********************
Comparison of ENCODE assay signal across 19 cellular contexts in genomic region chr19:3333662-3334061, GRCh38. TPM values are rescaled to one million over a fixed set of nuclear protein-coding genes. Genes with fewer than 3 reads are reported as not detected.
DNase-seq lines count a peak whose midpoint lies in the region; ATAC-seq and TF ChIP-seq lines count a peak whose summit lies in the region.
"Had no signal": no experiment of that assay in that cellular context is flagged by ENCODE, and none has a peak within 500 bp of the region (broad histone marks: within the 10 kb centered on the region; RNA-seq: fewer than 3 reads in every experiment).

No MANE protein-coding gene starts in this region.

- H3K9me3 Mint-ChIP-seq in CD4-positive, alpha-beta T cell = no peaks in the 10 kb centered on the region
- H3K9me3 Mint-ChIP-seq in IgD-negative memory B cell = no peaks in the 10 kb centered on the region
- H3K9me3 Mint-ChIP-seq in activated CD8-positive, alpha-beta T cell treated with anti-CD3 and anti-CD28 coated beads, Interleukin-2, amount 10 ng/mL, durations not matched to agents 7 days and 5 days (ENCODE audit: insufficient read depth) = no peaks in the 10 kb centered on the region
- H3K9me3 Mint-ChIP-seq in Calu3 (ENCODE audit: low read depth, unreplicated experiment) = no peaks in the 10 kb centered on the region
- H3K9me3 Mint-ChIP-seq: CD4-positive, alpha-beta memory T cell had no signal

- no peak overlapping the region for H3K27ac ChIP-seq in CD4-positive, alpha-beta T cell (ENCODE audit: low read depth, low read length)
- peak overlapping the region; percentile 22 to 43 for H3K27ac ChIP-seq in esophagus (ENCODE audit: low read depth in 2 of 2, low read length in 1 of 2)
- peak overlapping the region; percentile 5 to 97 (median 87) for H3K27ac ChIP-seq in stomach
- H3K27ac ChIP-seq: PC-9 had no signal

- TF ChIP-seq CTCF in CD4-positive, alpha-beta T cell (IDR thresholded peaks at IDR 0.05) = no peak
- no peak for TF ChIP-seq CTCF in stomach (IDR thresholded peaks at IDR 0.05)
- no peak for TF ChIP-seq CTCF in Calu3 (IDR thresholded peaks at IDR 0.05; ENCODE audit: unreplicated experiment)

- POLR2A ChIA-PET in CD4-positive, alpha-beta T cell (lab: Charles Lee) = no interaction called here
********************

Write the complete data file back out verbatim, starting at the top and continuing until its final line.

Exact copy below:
Comparison of ENCODE assay signal across 19 cellular contexts in genomic region chr19:3333662-3334061, GRCh38. TPM values are rescaled to one million over a fixed set of nuclear protein-coding genes. Genes with fewer than 3 reads are reported as not detected.
DNase-seq lines count a peak whose midpoint lies in the region; ATAC-seq and TF ChIP-seq lines count a peak whose summit lies in the region.
"Had no signal": no experiment of that assay in that cellular context is flagged by ENCODE, and none has a peak within 500 bp of the region (broad histone marks: within the 10 kb centered on the region; RNA-seq: fewer than 3 reads in every experiment).

No MANE protein-coding gene starts in this region.

- H3K9me3 Mint-ChIP-seq in CD4-positive, alpha-beta T cell = no peaks in the 10 kb centered on the region
- H3K9me3 Mint-ChIP-seq in IgD-negative memory B cell = no peaks in the 10 kb centered on the region
- H3K9me3 Mint-ChIP-seq in activated CD8-positive, alpha-beta T cell treated with anti-CD3 and anti-CD28 coated beads, Interleukin-2, amount 10 ng/mL, durations not matched to agents 7 days and 5 days (ENCODE audit: insufficient read depth) = no peaks in the 10 kb centered on the region
- H3K9me3 Mint-ChIP-seq in Calu3 (ENCODE audit: low read depth, unreplicated experiment) = no peaks in the 10 kb centered on the region
- H3K9me3 Mint-ChIP-seq: CD4-positive, alpha-beta memory T cell had no signal

- no peak overlapping the region for H3K27ac ChIP-seq in CD4-positive, alpha-beta T cell (ENCODE audit: low read depth, low read length)
- peak overlapping the region; percentile 22 to 43 for H3K27ac ChIP-seq in esophagus (ENCODE audit: low read depth in 2 of 2, low read length in 1 of 2)
- peak overlapping the region; percentile 5 to 97 (median 87) for H3K27ac ChIP-seq in stomach
- H3K27ac ChIP-seq: PC-9 had no signal

- TF ChIP-seq CTCF in CD4-positive, alpha-beta T cell (IDR thresholded peaks at IDR 0.05) = no peak
- no peak for TF ChIP-seq CTCF in stomach (IDR thresholded peaks at IDR 0.05)
- no peak for TF ChIP-seq CTCF in Calu3 (IDR thresholded peaks at IDR 0.05; ENCODE audit: unreplicated experiment)

- POLR2A ChIA-PET in CD4-positive, alpha-beta T cell (lab: Charles Lee) = no interaction called here